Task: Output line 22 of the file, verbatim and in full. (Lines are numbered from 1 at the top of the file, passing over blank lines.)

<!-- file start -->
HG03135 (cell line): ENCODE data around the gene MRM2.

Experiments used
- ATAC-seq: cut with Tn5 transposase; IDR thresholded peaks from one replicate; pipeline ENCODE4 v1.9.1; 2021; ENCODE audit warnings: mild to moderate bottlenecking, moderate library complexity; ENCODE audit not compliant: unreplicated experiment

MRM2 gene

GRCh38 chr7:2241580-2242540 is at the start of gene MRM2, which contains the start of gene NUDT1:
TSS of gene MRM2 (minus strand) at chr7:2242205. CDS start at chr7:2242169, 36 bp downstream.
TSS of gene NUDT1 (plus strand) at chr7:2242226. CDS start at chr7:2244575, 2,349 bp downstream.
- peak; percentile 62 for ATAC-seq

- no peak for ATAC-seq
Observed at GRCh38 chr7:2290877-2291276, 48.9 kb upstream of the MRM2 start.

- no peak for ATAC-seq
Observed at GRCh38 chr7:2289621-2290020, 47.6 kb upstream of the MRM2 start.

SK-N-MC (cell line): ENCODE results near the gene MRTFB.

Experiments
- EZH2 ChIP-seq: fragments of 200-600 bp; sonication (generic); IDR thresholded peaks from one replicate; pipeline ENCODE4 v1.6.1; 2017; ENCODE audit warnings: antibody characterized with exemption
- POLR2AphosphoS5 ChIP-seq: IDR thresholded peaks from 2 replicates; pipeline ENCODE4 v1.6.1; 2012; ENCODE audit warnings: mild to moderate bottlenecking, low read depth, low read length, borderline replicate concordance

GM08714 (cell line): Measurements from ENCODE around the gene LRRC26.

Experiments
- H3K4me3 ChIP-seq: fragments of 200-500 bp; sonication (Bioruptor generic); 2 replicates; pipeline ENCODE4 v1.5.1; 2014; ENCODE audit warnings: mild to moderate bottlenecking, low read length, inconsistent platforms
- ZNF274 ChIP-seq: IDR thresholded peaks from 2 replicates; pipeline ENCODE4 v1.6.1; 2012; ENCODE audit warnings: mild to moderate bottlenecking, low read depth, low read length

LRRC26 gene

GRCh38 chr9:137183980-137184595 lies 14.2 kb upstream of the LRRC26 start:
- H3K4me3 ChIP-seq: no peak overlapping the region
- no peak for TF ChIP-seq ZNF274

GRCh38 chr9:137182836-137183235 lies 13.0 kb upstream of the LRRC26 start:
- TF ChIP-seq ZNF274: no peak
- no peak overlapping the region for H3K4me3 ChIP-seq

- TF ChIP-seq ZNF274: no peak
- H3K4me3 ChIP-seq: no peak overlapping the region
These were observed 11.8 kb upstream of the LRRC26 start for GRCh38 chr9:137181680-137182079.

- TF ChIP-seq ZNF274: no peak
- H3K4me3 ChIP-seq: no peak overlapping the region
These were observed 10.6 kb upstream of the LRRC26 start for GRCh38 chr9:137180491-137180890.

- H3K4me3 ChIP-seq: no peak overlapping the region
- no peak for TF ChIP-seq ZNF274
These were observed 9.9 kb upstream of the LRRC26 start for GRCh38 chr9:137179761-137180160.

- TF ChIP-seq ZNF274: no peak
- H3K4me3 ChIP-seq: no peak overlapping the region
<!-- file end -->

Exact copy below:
GRCh38 chr9:137183980-137184595 lies 14.2 kb upstream of the LRRC26 start: